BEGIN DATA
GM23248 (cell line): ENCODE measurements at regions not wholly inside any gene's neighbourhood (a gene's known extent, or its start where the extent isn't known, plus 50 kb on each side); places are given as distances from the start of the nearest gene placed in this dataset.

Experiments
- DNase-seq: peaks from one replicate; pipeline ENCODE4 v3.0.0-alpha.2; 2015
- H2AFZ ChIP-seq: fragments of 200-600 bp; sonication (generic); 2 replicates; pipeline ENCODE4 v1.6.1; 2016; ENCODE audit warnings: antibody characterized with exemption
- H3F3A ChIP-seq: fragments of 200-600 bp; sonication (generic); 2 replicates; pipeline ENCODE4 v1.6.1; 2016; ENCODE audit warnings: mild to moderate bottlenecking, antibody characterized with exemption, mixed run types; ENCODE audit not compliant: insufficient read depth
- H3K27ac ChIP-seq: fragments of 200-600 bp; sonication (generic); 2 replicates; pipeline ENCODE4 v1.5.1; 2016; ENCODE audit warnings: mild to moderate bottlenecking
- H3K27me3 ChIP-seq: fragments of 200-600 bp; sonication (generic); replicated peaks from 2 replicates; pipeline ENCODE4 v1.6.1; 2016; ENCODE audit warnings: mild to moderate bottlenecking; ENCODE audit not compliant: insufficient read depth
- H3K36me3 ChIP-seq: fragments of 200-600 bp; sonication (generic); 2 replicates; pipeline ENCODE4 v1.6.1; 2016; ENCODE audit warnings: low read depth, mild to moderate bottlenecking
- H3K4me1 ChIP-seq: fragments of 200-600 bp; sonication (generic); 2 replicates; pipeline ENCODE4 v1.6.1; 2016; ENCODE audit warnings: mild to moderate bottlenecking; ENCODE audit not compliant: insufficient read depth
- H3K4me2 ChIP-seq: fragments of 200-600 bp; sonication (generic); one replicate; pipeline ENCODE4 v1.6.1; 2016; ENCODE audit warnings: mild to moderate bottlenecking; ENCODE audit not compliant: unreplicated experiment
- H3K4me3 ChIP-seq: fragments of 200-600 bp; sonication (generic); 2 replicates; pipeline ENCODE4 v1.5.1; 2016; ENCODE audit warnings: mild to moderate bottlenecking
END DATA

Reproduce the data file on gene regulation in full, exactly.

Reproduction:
GM23248 (cell line): ENCODE measurements at regions not wholly inside any gene's neighbourhood (a gene's known extent, or its start where the extent isn't known, plus 50 kb on each side); places are given as distances from the start of the nearest gene placed in this dataset.

Experiments
- DNase-seq: peaks from one replicate; pipeline ENCODE4 v3.0.0-alpha.2; 2015
- H2AFZ ChIP-seq: fragments of 200-600 bp; sonication (generic); 2 replicates; pipeline ENCODE4 v1.6.1; 2016; ENCODE audit warnings: antibody characterized with exemption
- H3F3A ChIP-seq: fragments of 200-600 bp; sonication (generic); 2 replicates; pipeline ENCODE4 v1.6.1; 2016; ENCODE audit warnings: mild to moderate bottlenecking, antibody characterized with exemption, mixed run types; ENCODE audit not compliant: insufficient read depth
- H3K27ac ChIP-seq: fragments of 200-600 bp; sonication (generic); 2 replicates; pipeline ENCODE4 v1.5.1; 2016; ENCODE audit warnings: mild to moderate bottlenecking
- H3K27me3 ChIP-seq: fragments of 200-600 bp; sonication (generic); replicated peaks from 2 replicates; pipeline ENCODE4 v1.6.1; 2016; ENCODE audit warnings: mild to moderate bottlenecking; ENCODE audit not compliant: insufficient read depth
- H3K36me3 ChIP-seq: fragments of 200-600 bp; sonication (generic); 2 replicates; pipeline ENCODE4 v1.6.1; 2016; ENCODE audit warnings: low read depth, mild to moderate bottlenecking
- H3K4me1 ChIP-seq: fragments of 200-600 bp; sonication (generic); 2 replicates; pipeline ENCODE4 v1.6.1; 2016; ENCODE audit warnings: mild to moderate bottlenecking; ENCODE audit not compliant: insufficient read depth
- H3K4me2 ChIP-seq: fragments of 200-600 bp; sonication (generic); one replicate; pipeline ENCODE4 v1.6.1; 2016; ENCODE audit warnings: mild to moderate bottlenecking; ENCODE audit not compliant: unreplicated experiment
- H3K4me3 ChIP-seq: fragments of 200-600 bp; sonication (generic); 2 replicates; pipeline ENCODE4 v1.5.1; 2016; ENCODE audit warnings: mild to moderate bottlenecking